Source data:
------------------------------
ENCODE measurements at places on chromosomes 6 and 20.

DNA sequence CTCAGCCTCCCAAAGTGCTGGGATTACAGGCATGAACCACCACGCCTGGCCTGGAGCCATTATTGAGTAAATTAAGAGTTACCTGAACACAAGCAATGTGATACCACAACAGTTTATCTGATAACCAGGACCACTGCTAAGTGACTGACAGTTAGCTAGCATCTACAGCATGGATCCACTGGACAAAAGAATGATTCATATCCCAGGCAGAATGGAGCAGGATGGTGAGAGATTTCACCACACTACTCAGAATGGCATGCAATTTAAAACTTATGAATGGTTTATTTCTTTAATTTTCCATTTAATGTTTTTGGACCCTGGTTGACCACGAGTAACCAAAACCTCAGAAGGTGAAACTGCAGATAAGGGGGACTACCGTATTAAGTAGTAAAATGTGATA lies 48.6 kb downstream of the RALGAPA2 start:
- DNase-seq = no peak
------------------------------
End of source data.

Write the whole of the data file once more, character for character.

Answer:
ENCODE measurements at places on chromosomes 6 and 20.

DNA sequence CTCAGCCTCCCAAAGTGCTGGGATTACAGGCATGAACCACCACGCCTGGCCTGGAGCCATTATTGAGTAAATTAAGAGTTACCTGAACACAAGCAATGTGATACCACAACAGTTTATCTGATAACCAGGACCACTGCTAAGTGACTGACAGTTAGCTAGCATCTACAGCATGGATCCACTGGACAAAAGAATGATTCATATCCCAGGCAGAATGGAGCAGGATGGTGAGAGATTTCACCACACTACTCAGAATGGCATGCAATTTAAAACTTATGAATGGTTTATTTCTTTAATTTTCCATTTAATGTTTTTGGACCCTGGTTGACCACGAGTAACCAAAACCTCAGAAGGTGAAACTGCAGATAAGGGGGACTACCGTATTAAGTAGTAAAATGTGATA lies 48.6 kb downstream of the RALGAPA2 start:
- DNase-seq = no peak